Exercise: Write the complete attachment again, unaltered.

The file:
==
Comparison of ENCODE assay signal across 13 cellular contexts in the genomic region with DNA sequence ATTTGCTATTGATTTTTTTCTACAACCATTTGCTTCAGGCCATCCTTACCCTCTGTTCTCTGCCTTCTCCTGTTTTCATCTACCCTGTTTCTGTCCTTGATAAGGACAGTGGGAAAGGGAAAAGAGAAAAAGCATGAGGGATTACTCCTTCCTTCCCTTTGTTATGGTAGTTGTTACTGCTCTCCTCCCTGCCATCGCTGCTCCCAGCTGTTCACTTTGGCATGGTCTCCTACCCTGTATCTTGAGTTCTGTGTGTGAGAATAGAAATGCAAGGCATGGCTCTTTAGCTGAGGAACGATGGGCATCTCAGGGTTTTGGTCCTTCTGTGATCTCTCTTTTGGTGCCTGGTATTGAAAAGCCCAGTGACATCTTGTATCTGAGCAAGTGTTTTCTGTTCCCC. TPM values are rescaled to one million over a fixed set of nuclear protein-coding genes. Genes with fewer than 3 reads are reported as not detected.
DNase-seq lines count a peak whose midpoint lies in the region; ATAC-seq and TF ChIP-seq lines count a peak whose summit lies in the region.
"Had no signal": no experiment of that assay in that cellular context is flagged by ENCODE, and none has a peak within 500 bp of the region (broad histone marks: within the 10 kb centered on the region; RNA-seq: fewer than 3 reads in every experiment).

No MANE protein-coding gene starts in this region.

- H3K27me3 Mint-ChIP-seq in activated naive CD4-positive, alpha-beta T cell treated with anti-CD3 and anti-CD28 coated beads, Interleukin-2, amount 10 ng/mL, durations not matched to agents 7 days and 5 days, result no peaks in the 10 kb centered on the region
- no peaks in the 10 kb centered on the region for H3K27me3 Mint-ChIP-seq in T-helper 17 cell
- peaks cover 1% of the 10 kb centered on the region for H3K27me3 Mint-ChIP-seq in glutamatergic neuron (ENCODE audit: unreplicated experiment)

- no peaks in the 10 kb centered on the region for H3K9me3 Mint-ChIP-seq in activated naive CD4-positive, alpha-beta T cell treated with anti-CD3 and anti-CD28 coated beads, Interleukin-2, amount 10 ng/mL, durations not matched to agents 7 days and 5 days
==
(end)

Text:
Comparison of ENCODE assay signal across 13 cellular contexts in the genomic region with DNA sequence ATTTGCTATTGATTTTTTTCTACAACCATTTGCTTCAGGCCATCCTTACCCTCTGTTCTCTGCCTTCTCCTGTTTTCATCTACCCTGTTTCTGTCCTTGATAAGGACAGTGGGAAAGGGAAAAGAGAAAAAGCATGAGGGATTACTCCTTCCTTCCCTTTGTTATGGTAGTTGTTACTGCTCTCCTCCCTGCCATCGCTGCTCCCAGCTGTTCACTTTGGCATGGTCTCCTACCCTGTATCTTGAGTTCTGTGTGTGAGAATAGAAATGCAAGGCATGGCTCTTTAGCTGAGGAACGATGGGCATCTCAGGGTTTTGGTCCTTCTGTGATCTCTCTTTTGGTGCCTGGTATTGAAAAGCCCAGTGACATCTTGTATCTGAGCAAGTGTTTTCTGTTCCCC. TPM values are rescaled to one million over a fixed set of nuclear protein-coding genes. Genes with fewer than 3 reads are reported as not detected.
DNase-seq lines count a peak whose midpoint lies in the region; ATAC-seq and TF ChIP-seq lines count a peak whose summit lies in the region.
"Had no signal": no experiment of that assay in that cellular context is flagged by ENCODE, and none has a peak within 500 bp of the region (broad histone marks: within the 10 kb centered on the region; RNA-seq: fewer than 3 reads in every experiment).

No MANE protein-coding gene starts in this region.

- H3K27me3 Mint-ChIP-seq in activated naive CD4-positive, alpha-beta T cell treated with anti-CD3 and anti-CD28 coated beads, Interleukin-2, amount 10 ng/mL, durations not matched to agents 7 days and 5 days, result no peaks in the 10 kb centered on the region
- no peaks in the 10 kb centered on the region for H3K27me3 Mint-ChIP-seq in T-helper 17 cell
- peaks cover 1% of the 10 kb centered on the region for H3K27me3 Mint-ChIP-seq in glutamatergic neuron (ENCODE audit: unreplicated experiment)

- no peaks in the 10 kb centered on the region for H3K9me3 Mint-ChIP-seq in activated naive CD4-positive, alpha-beta T cell treated with anti-CD3 and anti-CD28 coated beads, Interleukin-2, amount 10 ng/mL, durations not matched to agents 7 days and 5 days